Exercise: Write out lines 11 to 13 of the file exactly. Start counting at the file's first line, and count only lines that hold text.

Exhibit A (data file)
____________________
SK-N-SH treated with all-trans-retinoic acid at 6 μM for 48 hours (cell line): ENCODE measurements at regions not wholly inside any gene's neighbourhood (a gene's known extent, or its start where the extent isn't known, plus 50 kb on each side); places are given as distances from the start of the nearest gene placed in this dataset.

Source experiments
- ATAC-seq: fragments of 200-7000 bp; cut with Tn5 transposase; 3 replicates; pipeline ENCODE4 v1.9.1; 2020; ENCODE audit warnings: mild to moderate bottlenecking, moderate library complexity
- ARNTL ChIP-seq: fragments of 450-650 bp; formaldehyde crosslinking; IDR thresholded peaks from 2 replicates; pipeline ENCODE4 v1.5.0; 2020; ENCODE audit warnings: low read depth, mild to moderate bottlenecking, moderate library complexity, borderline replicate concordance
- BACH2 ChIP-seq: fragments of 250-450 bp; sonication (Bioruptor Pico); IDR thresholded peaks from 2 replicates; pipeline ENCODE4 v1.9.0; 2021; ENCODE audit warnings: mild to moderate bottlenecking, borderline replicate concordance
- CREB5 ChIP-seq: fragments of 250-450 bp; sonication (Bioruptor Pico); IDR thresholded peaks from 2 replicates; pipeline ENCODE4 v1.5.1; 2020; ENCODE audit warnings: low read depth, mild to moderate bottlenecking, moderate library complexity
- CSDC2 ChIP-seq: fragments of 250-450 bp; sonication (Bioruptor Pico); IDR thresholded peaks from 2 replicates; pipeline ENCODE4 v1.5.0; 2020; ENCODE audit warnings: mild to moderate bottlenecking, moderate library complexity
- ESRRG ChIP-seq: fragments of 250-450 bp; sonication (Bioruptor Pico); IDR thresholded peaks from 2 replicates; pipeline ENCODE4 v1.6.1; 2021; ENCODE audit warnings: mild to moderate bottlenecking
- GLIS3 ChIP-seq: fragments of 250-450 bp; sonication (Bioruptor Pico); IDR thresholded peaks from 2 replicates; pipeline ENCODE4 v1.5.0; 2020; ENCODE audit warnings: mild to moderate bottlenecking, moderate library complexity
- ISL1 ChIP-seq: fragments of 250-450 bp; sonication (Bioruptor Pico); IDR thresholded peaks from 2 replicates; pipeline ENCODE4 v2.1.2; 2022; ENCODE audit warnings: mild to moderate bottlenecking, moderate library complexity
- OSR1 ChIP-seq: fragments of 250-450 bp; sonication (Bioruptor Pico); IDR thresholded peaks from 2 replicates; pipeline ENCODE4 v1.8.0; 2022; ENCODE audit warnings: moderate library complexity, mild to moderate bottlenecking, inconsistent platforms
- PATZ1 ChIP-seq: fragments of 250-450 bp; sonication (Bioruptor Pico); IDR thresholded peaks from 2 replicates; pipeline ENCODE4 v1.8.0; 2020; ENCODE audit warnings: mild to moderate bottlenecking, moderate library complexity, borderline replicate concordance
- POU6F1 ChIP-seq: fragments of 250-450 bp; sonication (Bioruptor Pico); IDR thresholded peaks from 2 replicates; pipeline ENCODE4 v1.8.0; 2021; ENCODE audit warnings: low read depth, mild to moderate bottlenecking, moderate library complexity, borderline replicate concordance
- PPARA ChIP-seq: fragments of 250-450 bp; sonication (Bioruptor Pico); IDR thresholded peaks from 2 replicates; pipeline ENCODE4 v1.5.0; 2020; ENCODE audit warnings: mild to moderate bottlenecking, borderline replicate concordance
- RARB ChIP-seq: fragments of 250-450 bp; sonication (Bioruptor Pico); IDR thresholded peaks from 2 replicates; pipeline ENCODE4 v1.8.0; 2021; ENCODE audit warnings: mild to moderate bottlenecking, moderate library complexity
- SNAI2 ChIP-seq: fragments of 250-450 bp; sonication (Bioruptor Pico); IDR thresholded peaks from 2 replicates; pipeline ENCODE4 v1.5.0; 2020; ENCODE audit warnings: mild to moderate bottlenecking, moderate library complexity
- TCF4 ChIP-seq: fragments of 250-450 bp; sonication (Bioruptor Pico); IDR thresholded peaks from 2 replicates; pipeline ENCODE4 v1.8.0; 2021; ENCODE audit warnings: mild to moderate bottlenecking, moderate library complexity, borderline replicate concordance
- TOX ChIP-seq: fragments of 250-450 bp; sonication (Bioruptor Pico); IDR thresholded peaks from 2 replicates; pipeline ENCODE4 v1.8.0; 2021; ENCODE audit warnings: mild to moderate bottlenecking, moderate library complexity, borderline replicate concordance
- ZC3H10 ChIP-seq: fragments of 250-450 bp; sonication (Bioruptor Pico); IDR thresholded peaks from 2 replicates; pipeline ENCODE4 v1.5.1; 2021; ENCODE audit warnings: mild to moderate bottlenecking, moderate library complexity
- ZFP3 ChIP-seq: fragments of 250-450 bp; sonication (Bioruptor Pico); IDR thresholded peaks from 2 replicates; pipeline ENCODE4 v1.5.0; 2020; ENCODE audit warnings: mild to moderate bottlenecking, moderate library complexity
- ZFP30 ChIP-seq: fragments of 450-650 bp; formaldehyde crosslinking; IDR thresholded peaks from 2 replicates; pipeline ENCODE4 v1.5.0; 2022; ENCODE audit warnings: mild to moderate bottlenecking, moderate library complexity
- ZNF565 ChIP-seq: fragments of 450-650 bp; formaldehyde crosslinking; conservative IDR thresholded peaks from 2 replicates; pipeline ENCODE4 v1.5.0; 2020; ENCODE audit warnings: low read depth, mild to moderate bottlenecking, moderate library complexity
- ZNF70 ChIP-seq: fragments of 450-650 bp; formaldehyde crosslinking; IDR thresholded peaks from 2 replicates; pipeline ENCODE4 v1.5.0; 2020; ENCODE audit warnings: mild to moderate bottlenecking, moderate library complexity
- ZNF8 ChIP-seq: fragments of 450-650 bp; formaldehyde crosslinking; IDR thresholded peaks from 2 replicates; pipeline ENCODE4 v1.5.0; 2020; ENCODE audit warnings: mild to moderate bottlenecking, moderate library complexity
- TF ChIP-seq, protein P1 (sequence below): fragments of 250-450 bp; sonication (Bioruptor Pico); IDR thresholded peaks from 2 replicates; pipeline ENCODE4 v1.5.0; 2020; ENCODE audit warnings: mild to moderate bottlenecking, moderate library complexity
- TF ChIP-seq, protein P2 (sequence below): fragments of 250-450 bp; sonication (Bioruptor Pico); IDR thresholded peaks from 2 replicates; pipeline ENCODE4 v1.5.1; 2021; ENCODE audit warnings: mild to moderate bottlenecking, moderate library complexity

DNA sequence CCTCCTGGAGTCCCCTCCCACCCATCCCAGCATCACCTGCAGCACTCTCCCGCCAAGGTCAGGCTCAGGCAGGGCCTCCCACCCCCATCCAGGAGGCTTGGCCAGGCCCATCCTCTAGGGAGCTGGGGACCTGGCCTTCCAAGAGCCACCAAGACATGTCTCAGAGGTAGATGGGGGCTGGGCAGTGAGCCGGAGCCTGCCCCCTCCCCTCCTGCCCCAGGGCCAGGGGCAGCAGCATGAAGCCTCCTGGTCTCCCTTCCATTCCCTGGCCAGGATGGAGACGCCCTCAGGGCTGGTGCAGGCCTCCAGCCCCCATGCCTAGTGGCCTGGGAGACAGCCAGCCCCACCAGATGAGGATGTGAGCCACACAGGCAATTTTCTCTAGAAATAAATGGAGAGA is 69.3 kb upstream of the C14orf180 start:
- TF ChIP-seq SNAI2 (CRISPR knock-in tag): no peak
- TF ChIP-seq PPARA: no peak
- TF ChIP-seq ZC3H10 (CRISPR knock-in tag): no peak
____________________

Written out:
- OSR1 ChIP-seq: fragments of 250-450 bp; sonication (Bioruptor Pico); IDR thresholded peaks from 2 replicates; pipeline ENCODE4 v1.8.0; 2022; ENCODE audit warnings: moderate library complexity, mild to moderate bottlenecking, inconsistent platforms
- PATZ1 ChIP-seq: fragments of 250-450 bp; sonication (Bioruptor Pico); IDR thresholded peaks from 2 replicates; pipeline ENCODE4 v1.8.0; 2020; ENCODE audit warnings: mild to moderate bottlenecking, moderate library complexity, borderline replicate concordance
- POU6F1 ChIP-seq: fragments of 250-450 bp; sonication (Bioruptor Pico); IDR thresholded peaks from 2 replicates; pipeline ENCODE4 v1.8.0; 2021; ENCODE audit warnings: low read depth, mild to moderate bottlenecking, moderate library complexity, borderline replicate concordance